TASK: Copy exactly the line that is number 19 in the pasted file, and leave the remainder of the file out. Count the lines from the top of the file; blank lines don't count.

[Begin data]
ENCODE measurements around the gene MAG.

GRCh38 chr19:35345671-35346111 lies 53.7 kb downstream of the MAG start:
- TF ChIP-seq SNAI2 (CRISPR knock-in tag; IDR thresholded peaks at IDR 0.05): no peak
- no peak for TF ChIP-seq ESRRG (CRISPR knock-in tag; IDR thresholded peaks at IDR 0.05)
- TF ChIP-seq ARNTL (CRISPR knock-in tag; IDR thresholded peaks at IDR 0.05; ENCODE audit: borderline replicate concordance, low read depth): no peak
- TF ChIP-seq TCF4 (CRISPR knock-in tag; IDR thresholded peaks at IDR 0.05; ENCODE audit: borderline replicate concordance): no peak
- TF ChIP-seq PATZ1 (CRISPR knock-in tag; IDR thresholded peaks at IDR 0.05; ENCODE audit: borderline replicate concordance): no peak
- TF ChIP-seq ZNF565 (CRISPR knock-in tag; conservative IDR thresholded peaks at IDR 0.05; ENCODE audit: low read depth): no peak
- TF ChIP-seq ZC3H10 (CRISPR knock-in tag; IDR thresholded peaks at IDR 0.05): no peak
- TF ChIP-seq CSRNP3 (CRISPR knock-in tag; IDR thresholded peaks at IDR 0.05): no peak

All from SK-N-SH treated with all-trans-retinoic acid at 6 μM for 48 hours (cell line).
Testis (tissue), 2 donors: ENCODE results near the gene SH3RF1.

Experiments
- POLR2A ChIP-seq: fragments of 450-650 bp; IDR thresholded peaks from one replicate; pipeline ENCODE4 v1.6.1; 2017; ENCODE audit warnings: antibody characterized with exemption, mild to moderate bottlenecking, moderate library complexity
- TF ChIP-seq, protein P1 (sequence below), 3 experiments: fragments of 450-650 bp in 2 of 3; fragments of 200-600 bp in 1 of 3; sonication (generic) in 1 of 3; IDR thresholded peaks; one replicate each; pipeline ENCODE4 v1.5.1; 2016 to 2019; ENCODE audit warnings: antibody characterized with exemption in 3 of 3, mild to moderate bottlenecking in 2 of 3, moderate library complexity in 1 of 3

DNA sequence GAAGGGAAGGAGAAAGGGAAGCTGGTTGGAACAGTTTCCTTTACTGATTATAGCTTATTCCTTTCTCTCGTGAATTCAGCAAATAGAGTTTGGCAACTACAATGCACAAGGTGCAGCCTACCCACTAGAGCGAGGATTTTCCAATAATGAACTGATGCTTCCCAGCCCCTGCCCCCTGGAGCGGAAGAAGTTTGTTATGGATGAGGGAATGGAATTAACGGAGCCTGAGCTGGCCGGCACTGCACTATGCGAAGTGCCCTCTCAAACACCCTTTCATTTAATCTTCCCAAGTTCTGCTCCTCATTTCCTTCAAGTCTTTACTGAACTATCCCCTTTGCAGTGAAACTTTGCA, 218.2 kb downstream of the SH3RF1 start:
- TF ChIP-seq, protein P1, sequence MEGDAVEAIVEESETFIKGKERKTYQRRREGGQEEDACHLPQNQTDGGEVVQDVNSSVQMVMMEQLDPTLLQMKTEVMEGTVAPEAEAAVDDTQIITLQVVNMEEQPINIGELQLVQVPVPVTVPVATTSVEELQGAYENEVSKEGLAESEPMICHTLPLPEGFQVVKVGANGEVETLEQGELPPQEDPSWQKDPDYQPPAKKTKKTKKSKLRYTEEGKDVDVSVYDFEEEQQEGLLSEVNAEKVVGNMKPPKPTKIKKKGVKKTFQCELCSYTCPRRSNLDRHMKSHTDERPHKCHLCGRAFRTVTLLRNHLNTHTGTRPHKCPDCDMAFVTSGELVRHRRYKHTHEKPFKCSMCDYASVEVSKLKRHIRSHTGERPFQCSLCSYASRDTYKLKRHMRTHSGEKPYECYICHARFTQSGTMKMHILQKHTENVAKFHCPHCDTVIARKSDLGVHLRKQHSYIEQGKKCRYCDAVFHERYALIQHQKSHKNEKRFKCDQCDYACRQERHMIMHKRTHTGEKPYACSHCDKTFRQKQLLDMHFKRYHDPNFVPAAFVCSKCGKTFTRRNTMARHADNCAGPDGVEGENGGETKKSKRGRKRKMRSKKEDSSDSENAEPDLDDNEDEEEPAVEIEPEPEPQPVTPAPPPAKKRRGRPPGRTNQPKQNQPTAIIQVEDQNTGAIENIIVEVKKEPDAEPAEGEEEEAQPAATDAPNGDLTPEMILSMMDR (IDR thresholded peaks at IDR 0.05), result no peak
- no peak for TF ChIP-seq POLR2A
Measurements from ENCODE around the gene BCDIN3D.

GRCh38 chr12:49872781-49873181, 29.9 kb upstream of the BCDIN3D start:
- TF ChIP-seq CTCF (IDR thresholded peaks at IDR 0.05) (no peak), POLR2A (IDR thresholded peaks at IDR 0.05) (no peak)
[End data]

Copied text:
Measurements from ENCODE around the gene BCDIN3D.